A sustained campaign by The Daily Mail appears to have begun in support of London based BBC staff who are against the relocation by the corporation to Salford.
The Daily Mail this morning reports that the BBC is set to spend £1 billion on moving programmes and staff to its new site in MediaCityUK, while The Mail has also reported the ‘outrage’ at the decision to allow Guy Bradshaw, migration manager for the BBC relocation, to commute from his home in Kentucky, meaning he will spend less than 25 weeks-a-year in the UK, making him exempt from tax.
The Mail Online also run with a piece by journalist Melanie Phillips who has claimed that the move of weekly political programme Question Times to Glasgow is ‘lunacy’.
This morning, The Mail claims that the bill of over £1 billion will include £157 million being spent on hotel and taxi bills for presenters, executives and studio guests as it aims to meet remit of producing half of its programmes in the regions by 2016.
The piece also says that critics claim that the BBC is suffering from ‘regional correctness’ and is ‘wasting money’ on ensuring that the licence fee is spent on reflecting all of its viewers.
As well as the £877 million being spent to build and run the MediaCity site, ‘Familiarisation visits’ will apparently cost £100,000 on hotels, £30,000 on dinners, £32,000 on lunches, £30,000 on coach trips around Salford, over £50,000 on ‘local area experts’, £140,000 on ‘event management’ and £3,000 on tram fares.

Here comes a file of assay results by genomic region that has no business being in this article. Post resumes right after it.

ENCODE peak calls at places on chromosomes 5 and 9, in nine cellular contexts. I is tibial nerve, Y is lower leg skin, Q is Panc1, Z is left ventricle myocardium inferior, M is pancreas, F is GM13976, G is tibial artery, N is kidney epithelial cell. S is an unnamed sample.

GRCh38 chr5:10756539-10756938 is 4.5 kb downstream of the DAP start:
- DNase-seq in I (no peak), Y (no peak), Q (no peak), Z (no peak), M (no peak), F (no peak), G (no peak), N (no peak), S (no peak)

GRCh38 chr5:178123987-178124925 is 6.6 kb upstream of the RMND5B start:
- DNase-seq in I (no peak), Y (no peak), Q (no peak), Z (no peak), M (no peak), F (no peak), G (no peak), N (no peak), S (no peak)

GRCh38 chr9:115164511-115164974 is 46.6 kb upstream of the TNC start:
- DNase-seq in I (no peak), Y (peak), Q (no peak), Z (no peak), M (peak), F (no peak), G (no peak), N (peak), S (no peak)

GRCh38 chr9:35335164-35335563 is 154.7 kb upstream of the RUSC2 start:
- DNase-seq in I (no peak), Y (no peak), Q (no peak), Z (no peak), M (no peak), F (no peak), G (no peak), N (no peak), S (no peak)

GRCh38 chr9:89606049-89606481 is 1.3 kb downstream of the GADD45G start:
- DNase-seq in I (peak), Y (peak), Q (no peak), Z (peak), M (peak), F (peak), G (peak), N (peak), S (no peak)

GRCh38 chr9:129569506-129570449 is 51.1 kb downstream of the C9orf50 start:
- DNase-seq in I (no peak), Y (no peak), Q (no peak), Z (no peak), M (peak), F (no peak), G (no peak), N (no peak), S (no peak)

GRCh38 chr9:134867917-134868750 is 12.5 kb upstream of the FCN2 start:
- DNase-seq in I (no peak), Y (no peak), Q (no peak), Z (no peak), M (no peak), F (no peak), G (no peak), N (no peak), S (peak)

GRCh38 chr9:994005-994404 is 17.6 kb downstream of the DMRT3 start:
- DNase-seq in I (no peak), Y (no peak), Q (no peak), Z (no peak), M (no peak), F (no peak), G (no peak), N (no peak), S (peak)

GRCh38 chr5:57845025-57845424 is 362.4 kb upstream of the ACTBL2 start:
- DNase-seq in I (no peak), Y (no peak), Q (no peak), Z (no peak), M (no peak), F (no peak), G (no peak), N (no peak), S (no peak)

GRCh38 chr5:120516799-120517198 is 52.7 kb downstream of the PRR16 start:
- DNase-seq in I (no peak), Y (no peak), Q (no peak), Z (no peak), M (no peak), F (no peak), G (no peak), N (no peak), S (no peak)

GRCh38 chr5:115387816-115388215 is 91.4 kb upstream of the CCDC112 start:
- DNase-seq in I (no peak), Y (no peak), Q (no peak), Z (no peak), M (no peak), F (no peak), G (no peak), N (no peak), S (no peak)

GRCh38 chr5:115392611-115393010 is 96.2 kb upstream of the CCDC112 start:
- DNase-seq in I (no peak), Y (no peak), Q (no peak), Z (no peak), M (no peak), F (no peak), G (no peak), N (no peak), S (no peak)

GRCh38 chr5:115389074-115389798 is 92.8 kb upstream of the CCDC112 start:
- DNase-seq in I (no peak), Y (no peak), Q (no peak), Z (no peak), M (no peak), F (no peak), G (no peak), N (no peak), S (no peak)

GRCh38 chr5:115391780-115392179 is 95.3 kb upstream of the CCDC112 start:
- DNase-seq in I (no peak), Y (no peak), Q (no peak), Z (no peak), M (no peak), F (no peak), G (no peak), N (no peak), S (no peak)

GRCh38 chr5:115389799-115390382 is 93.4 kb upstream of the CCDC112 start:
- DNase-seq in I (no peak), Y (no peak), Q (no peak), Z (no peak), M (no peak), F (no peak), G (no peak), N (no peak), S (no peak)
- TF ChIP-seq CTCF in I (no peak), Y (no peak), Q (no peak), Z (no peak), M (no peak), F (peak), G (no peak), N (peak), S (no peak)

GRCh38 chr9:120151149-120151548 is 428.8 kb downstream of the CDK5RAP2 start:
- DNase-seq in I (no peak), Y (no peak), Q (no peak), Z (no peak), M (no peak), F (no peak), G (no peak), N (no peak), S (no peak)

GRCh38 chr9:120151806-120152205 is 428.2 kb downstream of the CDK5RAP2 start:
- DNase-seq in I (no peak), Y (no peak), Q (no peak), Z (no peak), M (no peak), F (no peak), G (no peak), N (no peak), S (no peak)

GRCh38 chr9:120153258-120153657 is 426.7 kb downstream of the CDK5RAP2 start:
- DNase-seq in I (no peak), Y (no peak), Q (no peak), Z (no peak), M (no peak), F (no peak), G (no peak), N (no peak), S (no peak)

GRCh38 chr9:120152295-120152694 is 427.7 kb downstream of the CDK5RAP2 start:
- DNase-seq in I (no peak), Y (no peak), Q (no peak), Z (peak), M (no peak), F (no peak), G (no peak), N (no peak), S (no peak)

The piece also claims that between £3 million and £5 million will be spent on sending production back to London to cover the Olympic Games next year.
A spokesperson explained that the figures for taxis and hotels were a maximum estimate rather than a guaranteed amount.
“The BBC is committed to ensuring value for money from the licence. We have reduced spend on hotel and taxis in the past year,” they continued.
Meanwhile, despite rumours that he may resign from his role as presenter of Question Time following the departure of its producer over the proposed move north, veteran broadcaster David Dimbleby has been offered a new five-year-contract to remain in position.
Writing for The Mail Online, Phillips says the relocation of Question time was; “extraordinarily stupid and potentially disastrous. For the mainstay of the Question Time weekly agenda is British politics… To do their job properly, the programme-makers must have constant access to government ministers, MPs and the rest of the political world - which is based in Westminster.”
Salford is expected to house the production of BBC Breakfast, CBBC, CBeebies, Radio Five Live and BBC Sport.